The proposal is meant to establish Obama’s deficit-reduction bona fides and to lure Republicans and conservative Democrats into a “grand bargain” boosting tax revenues and cutting entitlements spending. For good measure, the Obama administration is selling the superlative CPI as just that—“a more accurate measure of the average change in the cost of living than the standard CPI.” And the Washington Post is once again on board, endorsing the Obama proposal for “Social Security spending restraint” as part of the “worthy end” of entitlement reform.
Using the chained CPI to reduce future Social Security spending, however, is far from the even-handed proposal the Post editors suggest. In truth, it is neither fair nor accurate. Worse yet, it would fall most heavily on some of the most vulnerable in our society—older women, veterans, and the disabled.
The CPI in Chains
To understand why, we need to look at just how the COLA for Social Security benefits is calculated. In 2013, the COLA was 1.7%, equal to the increase in the CPI-W from the third quarter of 2011 to the third quarter of 2012. For the typical Social Security retiree, this translated into about $250, boosting the average retirement benefit to just over $15,000 a year in 2013.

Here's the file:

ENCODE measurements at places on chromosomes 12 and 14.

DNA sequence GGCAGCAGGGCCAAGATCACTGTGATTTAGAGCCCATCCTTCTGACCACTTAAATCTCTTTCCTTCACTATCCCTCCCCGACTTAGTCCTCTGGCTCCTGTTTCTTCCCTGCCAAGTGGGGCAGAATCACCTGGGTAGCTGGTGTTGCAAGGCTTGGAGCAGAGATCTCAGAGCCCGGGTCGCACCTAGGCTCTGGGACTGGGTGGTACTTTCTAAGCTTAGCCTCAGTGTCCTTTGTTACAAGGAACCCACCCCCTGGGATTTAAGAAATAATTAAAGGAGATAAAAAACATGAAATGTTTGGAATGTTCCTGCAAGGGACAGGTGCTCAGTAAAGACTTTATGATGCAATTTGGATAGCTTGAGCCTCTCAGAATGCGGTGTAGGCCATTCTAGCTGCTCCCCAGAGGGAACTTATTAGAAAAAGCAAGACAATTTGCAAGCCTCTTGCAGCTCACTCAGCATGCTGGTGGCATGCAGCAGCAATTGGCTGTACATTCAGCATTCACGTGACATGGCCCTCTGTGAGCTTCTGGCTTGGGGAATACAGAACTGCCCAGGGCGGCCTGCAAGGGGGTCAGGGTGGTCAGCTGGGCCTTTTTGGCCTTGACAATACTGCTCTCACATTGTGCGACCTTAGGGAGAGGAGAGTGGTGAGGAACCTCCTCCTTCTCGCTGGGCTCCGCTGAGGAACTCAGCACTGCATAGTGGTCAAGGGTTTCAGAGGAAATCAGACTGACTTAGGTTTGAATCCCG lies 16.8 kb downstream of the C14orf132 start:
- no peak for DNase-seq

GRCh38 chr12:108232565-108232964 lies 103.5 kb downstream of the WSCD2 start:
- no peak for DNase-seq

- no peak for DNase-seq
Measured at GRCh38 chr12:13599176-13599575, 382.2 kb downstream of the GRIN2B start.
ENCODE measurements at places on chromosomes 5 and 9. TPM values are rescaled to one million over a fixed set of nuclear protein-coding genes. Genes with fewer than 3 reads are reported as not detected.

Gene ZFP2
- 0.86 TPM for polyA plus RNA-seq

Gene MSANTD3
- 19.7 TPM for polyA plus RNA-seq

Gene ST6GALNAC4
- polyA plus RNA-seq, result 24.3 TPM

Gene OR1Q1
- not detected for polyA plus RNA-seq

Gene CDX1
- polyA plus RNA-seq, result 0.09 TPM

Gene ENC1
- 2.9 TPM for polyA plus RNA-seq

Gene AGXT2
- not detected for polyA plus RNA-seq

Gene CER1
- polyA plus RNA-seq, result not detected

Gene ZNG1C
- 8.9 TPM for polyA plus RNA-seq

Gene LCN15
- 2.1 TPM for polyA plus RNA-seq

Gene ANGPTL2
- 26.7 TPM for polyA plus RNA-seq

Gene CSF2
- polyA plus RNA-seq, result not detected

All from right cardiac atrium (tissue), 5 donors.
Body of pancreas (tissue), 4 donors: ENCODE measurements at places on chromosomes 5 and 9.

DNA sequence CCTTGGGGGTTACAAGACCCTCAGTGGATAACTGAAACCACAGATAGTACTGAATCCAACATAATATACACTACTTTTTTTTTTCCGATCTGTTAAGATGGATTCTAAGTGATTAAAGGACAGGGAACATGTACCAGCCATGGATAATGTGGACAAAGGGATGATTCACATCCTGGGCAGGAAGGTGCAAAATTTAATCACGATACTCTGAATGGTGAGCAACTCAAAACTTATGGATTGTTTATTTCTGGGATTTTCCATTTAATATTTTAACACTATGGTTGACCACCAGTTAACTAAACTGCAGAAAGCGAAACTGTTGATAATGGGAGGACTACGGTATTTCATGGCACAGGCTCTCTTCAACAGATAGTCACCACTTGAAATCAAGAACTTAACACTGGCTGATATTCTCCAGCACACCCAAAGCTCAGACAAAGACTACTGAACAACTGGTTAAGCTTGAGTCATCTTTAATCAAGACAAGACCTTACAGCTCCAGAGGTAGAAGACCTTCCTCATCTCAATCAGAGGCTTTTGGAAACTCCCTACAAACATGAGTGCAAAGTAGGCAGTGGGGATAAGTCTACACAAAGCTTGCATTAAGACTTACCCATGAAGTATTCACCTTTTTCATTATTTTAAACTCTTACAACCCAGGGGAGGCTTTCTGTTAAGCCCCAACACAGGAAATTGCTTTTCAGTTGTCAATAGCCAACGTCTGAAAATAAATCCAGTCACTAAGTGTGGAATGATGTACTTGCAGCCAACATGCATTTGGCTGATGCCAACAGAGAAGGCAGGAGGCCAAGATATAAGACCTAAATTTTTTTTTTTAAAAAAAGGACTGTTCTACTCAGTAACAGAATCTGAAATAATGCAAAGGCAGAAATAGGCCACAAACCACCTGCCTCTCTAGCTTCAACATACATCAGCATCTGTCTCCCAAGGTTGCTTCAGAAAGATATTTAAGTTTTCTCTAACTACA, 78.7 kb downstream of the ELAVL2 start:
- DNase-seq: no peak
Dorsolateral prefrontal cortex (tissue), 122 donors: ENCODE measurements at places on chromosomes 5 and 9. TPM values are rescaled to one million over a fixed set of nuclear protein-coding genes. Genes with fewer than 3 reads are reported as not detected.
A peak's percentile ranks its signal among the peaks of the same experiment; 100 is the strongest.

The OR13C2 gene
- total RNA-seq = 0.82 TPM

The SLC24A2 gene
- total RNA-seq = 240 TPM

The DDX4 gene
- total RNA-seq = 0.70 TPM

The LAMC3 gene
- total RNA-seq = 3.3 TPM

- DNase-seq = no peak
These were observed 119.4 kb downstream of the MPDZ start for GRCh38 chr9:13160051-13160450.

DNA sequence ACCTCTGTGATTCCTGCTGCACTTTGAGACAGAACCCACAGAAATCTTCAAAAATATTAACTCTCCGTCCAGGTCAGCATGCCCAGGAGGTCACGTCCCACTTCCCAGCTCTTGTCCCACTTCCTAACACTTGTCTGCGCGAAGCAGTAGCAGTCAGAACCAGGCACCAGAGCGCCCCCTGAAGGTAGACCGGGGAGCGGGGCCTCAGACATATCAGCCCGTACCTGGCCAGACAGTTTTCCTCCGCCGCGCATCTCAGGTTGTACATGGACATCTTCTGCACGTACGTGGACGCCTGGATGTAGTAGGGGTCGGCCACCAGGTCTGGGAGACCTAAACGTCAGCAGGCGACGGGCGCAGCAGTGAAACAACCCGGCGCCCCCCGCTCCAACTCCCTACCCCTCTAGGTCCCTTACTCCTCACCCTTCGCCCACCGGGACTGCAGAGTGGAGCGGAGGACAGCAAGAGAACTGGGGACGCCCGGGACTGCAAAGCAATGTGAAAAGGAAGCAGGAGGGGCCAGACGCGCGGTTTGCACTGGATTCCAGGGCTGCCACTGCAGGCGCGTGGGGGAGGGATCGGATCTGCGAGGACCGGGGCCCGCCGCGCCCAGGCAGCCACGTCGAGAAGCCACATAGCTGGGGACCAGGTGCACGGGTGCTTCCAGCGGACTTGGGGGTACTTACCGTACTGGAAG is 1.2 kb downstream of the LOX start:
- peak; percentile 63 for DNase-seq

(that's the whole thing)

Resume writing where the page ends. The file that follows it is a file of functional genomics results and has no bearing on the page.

The CPI-W is what economists call a “fixed-weight” index. It measures the price of a fixed “basket” of 211 different items. (The basket of goods is updated every two years to keep up with changes in consumers’ buying patterns.)
According to the persistent complaints of conservative politicians and economists, however, that fixed basket results in the CPI-W overstating the rate of inflation. They argue that consumers typically purchase less of those goods whose prices are rising compared to those of other goods. Take the example provided by BLS: If the price of pork rises while the price of beef falls, consumers are likely to purchase less pork and more beef.